EGU21-2714, updated on 03 Mar 2021
https://doi.org/10.5194/egusphere-egu21-2714
EGU General Assembly 2021
© Author(s) 2021. This work is distributed under
the Creative Commons Attribution 4.0 License.

Timing and magnitude of runoff in Austrian mountain catchments in a warming climate

Sarah Hanus1,2, Harry Zekollari3,4, Gerrit Schoups1, Roland Kaitna5, and Markus Hrachowitz1
Sarah Hanus et al.
  • 1Water Resources Section, Faculty of Civil Engineering and Geosciences, Delft University of Technology, Delft, The Netherlands
  • 2Department of Geography, University of Zürich, Switzerland (sarah.hanus@geo.uzh.ch)
  • 3Department of Geoscience and Remote Sensing, Delft University of Technology, Delft, The Netherlands
  • 4Laboratoire de Glaciologie, Université libre de Bruxelles, Brussels, Belgium
  • 5Institute of Mountain Risk Engineering. University of Natural Resources and Life Sciences, Vienna, Austria

Hydrological regimes of alpine catchments are expected to be strongly influenced by climate change due to their dependence on snow dynamics. While seasonal changes have been studied extensively, studies on changes in the timing and magnitude of annual extremes remain rare. This study investigates the effects of climate change on runoff patterns in six alpine catchments in Austria by using a topography-driven semi-distributed hydrological model and 14 climate projections for RCP 4.5 and RCP 8.5. The study catchments represent a range of alpine catchments, from pluvial-nival to nivo-glacial, as the study focuses on providing a comprehensive picture of future runoff changes on catchments at different altitudes. Simulations of 1981-2010 are compared to projections of 2071-2100 by examining changes in timing and magnitude of annual maximum and minimum flows as well as monthly discharges.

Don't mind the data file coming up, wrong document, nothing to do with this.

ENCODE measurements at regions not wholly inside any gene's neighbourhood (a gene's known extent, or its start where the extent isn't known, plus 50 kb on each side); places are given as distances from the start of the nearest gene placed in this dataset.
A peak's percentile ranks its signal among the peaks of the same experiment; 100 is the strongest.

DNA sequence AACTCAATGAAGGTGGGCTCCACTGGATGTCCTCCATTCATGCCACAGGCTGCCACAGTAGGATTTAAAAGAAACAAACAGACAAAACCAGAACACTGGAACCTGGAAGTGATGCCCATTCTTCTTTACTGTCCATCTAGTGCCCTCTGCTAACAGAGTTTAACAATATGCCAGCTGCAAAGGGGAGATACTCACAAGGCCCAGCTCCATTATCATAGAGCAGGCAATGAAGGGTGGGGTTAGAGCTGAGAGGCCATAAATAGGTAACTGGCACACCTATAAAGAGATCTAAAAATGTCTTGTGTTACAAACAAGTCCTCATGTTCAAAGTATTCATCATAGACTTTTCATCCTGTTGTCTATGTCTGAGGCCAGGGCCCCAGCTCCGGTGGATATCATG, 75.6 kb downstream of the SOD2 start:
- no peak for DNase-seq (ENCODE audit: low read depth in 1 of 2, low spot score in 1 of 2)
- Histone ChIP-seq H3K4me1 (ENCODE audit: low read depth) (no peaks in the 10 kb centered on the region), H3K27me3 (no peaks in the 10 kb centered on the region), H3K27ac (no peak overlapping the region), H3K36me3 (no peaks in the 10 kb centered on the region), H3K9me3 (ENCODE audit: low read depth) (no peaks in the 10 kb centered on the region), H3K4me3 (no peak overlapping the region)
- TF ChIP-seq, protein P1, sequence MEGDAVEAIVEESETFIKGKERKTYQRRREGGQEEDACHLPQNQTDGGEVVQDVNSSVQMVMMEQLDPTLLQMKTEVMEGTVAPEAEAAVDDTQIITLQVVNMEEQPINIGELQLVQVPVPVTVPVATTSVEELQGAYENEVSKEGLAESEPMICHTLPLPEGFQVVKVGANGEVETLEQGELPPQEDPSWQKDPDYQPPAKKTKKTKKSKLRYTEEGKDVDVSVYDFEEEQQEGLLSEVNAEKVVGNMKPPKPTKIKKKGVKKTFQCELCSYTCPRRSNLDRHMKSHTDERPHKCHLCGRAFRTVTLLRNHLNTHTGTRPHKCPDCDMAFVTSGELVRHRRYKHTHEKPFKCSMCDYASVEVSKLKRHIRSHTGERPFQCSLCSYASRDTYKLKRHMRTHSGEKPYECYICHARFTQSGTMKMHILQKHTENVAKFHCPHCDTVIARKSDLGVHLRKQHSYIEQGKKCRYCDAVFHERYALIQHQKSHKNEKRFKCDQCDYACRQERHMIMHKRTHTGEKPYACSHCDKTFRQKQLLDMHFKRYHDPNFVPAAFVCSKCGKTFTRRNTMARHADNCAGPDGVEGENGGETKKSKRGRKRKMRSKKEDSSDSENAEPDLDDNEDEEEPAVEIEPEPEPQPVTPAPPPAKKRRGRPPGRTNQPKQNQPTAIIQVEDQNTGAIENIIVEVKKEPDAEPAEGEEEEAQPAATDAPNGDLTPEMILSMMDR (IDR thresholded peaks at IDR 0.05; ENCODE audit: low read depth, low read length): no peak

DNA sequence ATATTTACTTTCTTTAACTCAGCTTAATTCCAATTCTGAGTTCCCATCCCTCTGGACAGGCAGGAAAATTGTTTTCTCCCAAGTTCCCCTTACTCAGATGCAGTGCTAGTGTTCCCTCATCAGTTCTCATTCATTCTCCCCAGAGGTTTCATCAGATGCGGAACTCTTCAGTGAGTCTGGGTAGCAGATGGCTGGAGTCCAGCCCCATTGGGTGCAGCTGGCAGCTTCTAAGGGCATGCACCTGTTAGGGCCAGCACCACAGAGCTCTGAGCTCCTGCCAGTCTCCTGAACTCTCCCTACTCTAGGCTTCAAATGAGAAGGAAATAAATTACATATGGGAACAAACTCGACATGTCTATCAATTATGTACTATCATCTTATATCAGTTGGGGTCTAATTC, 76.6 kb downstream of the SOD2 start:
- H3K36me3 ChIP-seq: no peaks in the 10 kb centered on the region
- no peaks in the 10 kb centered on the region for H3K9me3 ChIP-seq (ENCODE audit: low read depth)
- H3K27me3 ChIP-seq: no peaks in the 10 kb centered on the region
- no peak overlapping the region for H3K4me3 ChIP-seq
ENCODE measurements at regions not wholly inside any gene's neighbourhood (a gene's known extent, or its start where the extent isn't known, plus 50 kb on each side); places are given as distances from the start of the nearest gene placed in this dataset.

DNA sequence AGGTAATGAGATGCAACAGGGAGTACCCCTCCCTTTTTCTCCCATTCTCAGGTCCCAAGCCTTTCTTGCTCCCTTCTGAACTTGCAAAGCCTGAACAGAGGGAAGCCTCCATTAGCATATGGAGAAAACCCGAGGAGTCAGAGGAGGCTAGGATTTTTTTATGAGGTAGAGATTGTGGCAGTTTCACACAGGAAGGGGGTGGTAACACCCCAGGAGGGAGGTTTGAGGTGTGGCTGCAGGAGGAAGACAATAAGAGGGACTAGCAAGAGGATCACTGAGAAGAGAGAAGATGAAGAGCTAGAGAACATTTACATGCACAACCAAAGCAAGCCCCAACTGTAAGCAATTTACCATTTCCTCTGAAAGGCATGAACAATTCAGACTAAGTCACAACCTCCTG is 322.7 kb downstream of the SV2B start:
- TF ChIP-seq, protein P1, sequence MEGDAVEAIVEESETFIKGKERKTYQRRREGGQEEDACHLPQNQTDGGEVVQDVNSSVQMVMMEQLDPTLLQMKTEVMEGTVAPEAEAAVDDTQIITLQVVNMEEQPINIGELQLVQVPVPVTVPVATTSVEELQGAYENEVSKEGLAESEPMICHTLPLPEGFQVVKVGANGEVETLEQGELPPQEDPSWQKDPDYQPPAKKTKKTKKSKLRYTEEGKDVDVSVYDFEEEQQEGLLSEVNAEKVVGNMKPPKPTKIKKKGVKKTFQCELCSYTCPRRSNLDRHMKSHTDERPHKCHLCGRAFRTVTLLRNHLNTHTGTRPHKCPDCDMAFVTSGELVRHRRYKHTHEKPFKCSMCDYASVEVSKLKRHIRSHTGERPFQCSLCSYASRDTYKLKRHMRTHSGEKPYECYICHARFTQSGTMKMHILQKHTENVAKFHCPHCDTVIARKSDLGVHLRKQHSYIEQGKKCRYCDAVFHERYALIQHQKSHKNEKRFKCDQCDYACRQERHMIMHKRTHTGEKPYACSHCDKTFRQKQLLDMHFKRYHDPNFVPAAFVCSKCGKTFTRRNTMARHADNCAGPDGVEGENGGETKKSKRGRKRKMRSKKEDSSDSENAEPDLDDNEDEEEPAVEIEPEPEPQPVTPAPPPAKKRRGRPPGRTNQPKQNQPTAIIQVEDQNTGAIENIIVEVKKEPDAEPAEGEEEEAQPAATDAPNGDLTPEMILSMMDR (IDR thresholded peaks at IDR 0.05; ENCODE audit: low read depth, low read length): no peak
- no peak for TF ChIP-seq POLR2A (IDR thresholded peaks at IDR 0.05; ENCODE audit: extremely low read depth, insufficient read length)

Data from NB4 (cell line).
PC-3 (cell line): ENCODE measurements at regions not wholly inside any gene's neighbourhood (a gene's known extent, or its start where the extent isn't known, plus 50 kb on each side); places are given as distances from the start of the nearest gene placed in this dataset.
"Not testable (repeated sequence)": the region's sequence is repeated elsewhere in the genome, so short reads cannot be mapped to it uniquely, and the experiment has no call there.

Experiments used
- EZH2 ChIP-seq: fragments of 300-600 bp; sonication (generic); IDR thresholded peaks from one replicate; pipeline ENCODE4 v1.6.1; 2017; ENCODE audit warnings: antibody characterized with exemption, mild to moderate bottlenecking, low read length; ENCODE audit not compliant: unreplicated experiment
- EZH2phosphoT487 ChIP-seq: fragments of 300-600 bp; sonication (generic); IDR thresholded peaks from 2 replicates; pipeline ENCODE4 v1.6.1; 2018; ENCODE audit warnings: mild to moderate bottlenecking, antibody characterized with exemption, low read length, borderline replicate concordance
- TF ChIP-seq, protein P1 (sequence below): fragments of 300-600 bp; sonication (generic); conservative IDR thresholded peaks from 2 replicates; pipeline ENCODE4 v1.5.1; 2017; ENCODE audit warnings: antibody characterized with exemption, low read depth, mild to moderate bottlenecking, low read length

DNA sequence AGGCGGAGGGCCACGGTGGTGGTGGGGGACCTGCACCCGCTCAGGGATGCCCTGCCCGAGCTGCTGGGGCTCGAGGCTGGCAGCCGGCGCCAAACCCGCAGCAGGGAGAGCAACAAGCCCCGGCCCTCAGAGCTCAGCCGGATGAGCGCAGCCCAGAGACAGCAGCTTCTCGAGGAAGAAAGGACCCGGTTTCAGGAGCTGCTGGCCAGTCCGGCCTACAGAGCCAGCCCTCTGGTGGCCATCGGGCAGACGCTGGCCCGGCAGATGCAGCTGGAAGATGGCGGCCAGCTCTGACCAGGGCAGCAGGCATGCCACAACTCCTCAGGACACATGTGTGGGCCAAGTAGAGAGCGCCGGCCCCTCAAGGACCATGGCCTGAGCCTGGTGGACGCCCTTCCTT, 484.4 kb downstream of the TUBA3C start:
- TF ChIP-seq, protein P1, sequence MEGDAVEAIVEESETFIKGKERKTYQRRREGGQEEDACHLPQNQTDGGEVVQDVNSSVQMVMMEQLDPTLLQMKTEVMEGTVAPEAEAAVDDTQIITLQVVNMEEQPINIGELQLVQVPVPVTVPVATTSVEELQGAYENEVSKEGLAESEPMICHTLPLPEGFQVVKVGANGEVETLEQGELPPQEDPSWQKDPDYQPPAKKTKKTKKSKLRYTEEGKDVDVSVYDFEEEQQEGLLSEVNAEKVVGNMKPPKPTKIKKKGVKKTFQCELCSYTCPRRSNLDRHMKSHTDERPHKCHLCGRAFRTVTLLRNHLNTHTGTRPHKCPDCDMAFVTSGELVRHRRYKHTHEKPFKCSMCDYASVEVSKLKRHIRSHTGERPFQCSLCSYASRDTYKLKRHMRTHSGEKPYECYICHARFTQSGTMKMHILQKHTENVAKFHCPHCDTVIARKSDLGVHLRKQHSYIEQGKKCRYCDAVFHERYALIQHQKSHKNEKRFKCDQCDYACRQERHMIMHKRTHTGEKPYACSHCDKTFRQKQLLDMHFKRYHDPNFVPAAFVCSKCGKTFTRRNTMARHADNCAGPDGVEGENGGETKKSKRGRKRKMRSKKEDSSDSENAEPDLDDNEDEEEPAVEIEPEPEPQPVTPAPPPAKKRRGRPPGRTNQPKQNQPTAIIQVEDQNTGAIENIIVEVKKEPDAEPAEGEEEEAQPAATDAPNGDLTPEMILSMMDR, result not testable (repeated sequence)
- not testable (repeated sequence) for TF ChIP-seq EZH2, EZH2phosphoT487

Our results indicate a substantial shift to earlier occurrences in annual maximum flows by 9 to 31 days on average and an extension of the potential flood season by 1 to 3 months for high elevation catchments. For lower elevation catchments, changes in timing of annual maximum flows are less pronounced. Magnitudes of annual maximum flows are likely to increase, with four catchments exhibiting larger increases under RCP 4.5 compared to RCP 8.5. The timing of minimum annual discharges shifts to earlier in the winter months for high elevation catchments, whereas for lower elevation catchments a shift from winter to autumn is observed. While all catchments show an increase in mean magnitude of minimum flows under RCP 4.5, this is not the case for two low elevation catchments under RCP 8.5.

Our results suggest a relationship between the altitude of catchments and changes in timing of annual maximum and minimum flows and magnitude of low flows, whereas no relationship between altitude and magnitude of annual maximum flows could be distinguished.

How to cite: Hanus, S., Zekollari, H., Schoups, G., Kaitna, R., and Hrachowitz, M.: Timing and magnitude of runoff in Austrian mountain catchments in a warming climate, EGU General Assembly 2021, online, 19–30 Apr 2021, EGU21-2714, https://doi.org/10.5194/egusphere-egu21-2714, 2021.

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